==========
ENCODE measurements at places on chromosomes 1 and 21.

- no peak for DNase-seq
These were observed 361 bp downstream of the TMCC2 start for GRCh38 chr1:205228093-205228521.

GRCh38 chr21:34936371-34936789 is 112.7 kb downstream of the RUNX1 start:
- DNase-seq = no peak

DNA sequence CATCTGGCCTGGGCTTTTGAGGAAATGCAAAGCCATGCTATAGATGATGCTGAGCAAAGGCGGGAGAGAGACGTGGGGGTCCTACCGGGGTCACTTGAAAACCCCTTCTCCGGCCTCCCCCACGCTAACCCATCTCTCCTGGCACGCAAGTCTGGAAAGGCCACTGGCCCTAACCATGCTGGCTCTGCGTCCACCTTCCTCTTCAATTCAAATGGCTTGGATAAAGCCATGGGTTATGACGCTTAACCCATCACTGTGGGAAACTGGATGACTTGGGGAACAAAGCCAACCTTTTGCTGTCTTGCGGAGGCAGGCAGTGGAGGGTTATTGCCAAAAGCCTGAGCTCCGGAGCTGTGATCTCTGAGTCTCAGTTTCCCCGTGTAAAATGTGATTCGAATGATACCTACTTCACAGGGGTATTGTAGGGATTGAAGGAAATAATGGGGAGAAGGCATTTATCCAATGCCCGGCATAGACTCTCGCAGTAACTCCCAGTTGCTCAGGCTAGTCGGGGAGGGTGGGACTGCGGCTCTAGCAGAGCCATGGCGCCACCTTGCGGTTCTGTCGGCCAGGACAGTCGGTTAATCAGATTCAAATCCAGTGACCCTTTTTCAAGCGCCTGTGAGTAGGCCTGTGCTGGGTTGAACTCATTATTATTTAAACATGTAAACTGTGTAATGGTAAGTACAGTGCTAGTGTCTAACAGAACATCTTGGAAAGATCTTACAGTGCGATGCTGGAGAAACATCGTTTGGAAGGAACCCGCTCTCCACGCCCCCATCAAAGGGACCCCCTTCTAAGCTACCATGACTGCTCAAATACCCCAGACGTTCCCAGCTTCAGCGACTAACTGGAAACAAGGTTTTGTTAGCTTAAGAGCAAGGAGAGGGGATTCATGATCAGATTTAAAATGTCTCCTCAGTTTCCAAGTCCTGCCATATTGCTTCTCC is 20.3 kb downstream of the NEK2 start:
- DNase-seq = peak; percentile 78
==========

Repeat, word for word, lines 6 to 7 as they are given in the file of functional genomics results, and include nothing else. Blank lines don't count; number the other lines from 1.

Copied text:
DNA sequence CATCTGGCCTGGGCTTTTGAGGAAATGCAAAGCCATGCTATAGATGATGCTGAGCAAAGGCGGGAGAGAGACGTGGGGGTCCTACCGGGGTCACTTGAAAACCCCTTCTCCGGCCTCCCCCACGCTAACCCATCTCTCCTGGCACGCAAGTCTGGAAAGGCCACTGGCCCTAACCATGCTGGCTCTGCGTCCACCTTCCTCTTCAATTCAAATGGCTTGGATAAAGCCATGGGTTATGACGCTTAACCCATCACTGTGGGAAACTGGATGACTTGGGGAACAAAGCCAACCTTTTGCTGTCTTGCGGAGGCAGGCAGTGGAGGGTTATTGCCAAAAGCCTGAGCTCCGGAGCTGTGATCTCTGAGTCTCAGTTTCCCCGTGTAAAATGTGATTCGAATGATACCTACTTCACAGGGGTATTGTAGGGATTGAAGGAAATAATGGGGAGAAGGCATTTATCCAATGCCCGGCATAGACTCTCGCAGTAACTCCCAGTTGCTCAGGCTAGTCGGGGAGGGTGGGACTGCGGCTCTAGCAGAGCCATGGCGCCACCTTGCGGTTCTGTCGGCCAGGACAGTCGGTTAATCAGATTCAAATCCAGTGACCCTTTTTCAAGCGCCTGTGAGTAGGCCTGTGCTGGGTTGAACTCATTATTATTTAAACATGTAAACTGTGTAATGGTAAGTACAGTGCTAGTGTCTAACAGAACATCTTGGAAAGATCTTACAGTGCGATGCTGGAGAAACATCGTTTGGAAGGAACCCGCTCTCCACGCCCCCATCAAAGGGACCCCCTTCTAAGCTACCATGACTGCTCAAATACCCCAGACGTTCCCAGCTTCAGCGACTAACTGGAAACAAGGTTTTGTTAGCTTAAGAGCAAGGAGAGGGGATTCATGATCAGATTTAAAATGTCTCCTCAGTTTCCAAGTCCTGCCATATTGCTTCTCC is 20.3 kb downstream of the NEK2 start:
- DNase-seq = peak; percentile 78